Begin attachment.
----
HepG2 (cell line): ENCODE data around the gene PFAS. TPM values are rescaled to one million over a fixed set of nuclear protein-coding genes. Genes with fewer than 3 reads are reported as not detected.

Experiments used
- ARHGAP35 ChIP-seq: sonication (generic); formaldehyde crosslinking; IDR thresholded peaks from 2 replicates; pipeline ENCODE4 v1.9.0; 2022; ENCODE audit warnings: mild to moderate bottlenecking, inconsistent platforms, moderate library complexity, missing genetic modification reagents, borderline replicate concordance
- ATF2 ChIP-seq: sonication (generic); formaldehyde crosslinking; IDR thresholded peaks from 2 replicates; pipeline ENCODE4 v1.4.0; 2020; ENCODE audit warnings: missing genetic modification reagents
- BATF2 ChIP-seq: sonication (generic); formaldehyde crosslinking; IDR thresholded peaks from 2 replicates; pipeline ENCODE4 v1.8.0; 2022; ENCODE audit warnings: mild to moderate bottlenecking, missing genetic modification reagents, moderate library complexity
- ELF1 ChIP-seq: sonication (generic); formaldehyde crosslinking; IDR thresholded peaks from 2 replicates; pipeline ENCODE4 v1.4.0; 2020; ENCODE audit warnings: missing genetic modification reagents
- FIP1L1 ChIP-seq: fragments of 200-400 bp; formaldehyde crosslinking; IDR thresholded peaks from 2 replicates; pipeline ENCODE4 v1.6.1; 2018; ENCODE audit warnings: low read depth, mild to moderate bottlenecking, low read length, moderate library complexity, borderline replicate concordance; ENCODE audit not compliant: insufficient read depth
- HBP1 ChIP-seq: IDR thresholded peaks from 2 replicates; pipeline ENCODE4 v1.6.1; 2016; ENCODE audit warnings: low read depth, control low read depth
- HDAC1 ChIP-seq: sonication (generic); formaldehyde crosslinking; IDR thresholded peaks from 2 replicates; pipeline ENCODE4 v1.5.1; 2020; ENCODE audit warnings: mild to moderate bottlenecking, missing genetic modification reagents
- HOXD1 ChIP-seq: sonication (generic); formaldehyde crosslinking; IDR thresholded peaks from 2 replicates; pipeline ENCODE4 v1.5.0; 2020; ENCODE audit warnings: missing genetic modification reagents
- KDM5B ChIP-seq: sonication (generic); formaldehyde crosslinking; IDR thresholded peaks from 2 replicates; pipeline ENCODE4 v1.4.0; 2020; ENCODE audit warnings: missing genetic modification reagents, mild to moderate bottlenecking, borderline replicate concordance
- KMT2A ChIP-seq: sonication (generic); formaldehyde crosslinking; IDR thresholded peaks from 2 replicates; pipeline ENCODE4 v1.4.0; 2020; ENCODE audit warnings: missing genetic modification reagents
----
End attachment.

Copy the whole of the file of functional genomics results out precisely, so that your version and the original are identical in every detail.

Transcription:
HepG2 (cell line): ENCODE data around the gene PFAS. TPM values are rescaled to one million over a fixed set of nuclear protein-coding genes. Genes with fewer than 3 reads are reported as not detected.

Experiments used
- ARHGAP35 ChIP-seq: sonication (generic); formaldehyde crosslinking; IDR thresholded peaks from 2 replicates; pipeline ENCODE4 v1.9.0; 2022; ENCODE audit warnings: mild to moderate bottlenecking, inconsistent platforms, moderate library complexity, missing genetic modification reagents, borderline replicate concordance
- ATF2 ChIP-seq: sonication (generic); formaldehyde crosslinking; IDR thresholded peaks from 2 replicates; pipeline ENCODE4 v1.4.0; 2020; ENCODE audit warnings: missing genetic modification reagents
- BATF2 ChIP-seq: sonication (generic); formaldehyde crosslinking; IDR thresholded peaks from 2 replicates; pipeline ENCODE4 v1.8.0; 2022; ENCODE audit warnings: mild to moderate bottlenecking, missing genetic modification reagents, moderate library complexity
- ELF1 ChIP-seq: sonication (generic); formaldehyde crosslinking; IDR thresholded peaks from 2 replicates; pipeline ENCODE4 v1.4.0; 2020; ENCODE audit warnings: missing genetic modification reagents
- FIP1L1 ChIP-seq: fragments of 200-400 bp; formaldehyde crosslinking; IDR thresholded peaks from 2 replicates; pipeline ENCODE4 v1.6.1; 2018; ENCODE audit warnings: low read depth, mild to moderate bottlenecking, low read length, moderate library complexity, borderline replicate concordance; ENCODE audit not compliant: insufficient read depth
- HBP1 ChIP-seq: IDR thresholded peaks from 2 replicates; pipeline ENCODE4 v1.6.1; 2016; ENCODE audit warnings: low read depth, control low read depth
- HDAC1 ChIP-seq: sonication (generic); formaldehyde crosslinking; IDR thresholded peaks from 2 replicates; pipeline ENCODE4 v1.5.1; 2020; ENCODE audit warnings: mild to moderate bottlenecking, missing genetic modification reagents
- HOXD1 ChIP-seq: sonication (generic); formaldehyde crosslinking; IDR thresholded peaks from 2 replicates; pipeline ENCODE4 v1.5.0; 2020; ENCODE audit warnings: missing genetic modification reagents
- KDM5B ChIP-seq: sonication (generic); formaldehyde crosslinking; IDR thresholded peaks from 2 replicates; pipeline ENCODE4 v1.4.0; 2020; ENCODE audit warnings: missing genetic modification reagents, mild to moderate bottlenecking, borderline replicate concordance
- KMT2A ChIP-seq: sonication (generic); formaldehyde crosslinking; IDR thresholded peaks from 2 replicates; pipeline ENCODE4 v1.4.0; 2020; ENCODE audit warnings: missing genetic modification reagents